I have attached my layout that I am thinking of making for my son, there are 8 switches is there a way to do this so that I do not have 8 remotes for the switches or am I kind of stuck? My son has cerebral palsy so whatever I decide would need to be accessible for him. Any help would be greatly appreciated.
What brand&type of track switches are you using?
If you are using track switches with the non-derail feature you can (at least in part) let the switches pick the route. When entering a switch whose position is such as to derail the train such switches automatically throw to permit the train safely through.
You can easily gang switches such that one remote-control push will throw two or more switches and between this and the non-derailing feature you can make it as easy to operate as you wish.
Depending on the brand&type you can make your own oversized remote controls by any of several methods. Oversized push-buttons come to mind.
Tell us more about your intentions and your son's motor-skills capabilities and I'm sure people here will have suggestions.
Nice looking layout plan, looks interesting. What type of track and switches do you plan to use? I'm far from an expert here. Lots of folks here see things in track plans that it takes me some time to figure out after they mention it. I don't always see the obvious. Anyway, here are a few things to think about.
I wired my crossover switches to operate together, you might be able to do the same. With some thought about how you would like trains to run on the layout, you might be able to tie the lower left and upper right switches into your crossover switches somehow. Not sure if this would be possible or not depending on planned train operation.
Then you might be able to wire the two reverse loop switches for non-derail so they would switch automatically depending on train direction. Not sure those two switches would fit in with the operation of the others, but I suppose it might be possible? Someone with more operational experience could probably help with how practical all of this would be.
The track that I will be using is fastrack because i like the non-derailing function of the switches. My sons abilities are not as limited he does have use of his hands though i feel if there are a lot of switches to flip etc that he will get confused. my goal with this is for him to be able to have fun switching the trains around etc.
I am not real familiar with the Fastrack switches, but I did sort of know they are (or can be) set up for non-derail, which is good.
In that case the two switches for the reversing loops should be self operational when wired for non-derail. I am thinking a switch controller could be optional with these two.
Then you could combine the two crossover switches to each operate together from their own separate switch controller. That would get 4 switches down to two switch controllers.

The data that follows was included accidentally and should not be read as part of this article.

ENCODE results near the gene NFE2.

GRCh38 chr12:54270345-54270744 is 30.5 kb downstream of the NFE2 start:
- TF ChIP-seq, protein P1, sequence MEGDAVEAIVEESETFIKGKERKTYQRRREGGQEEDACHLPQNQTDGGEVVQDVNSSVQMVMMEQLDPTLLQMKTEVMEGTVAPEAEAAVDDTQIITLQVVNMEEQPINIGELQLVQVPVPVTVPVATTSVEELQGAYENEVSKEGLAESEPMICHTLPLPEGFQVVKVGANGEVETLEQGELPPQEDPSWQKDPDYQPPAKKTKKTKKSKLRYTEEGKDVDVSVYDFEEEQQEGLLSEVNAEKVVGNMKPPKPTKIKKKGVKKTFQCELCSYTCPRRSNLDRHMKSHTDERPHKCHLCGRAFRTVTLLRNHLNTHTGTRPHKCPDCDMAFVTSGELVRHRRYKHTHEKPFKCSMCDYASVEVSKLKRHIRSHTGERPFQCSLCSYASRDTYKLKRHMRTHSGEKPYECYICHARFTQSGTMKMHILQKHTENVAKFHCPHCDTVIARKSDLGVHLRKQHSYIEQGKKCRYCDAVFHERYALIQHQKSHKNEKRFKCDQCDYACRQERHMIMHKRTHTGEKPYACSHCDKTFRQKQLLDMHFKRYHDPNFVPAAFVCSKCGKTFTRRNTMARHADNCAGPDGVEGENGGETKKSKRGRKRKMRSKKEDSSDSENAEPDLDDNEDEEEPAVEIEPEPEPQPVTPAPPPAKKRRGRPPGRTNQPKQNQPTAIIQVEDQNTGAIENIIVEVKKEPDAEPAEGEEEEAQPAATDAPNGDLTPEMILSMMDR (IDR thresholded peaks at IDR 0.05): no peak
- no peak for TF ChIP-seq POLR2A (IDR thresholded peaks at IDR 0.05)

That leaves the lower left siding switch and the upper right siding switch. I am not exactly sure what to suggest with those? I suppose they could be wired into their respective crossover switches, but I am not certain how that should all work together?
Maybe GEYSERGAZER will have some suggestions for those. He's much more knowledgeable about train operations than I am.
Fastrack switches are non derailing whether wired or not. That's why they work so well in reversing loops with O36 and O31 manual switches. The train travels the opposite direction around the loop each time.
Most switches can be activate with a momentary on push button switch. You can get ones with large buttons. Lighted ones are available too.
I would recommend making a diagram of the track layout and installing the switch buttons in diagram where the switches are.
The picture shows such a diagram control panel, the red and green buttons are push button switches on the straight or curved direction for rail switches. The diagram is made of 1/8 inch Masonite paneling and white track shown is made from 1/8 inch wide auto pin striping. The button switches are inexpensive push button switches from Radio Shack. My layout has 27 switches and I can not imagine having 27 pairs of push button switches lined up and trying to figure out which button to push.
Such a diagram would help your son understand which button switch to throw to set the rail switches.
I like the track switches at lower left and upper right with the track along the outside connecting them. I'd install a switch controller for those two switches.
I'm not sure how much operational interest is generated by the two crossovers? Unless you are thinking of running two trains? On a compact layout that will quickly get complicated and would require split-second decisions be made one after another. Not my cup of tea. I'd be tempted to leave out the crossovers to start with and let the reverse-loop switches automatically change (no remote controllers needed). Then wire remote controllers to the two remaining switches and see how it goes. Fastrack is quick&easy to do track-plan tweaks so nothing need be set in concrete.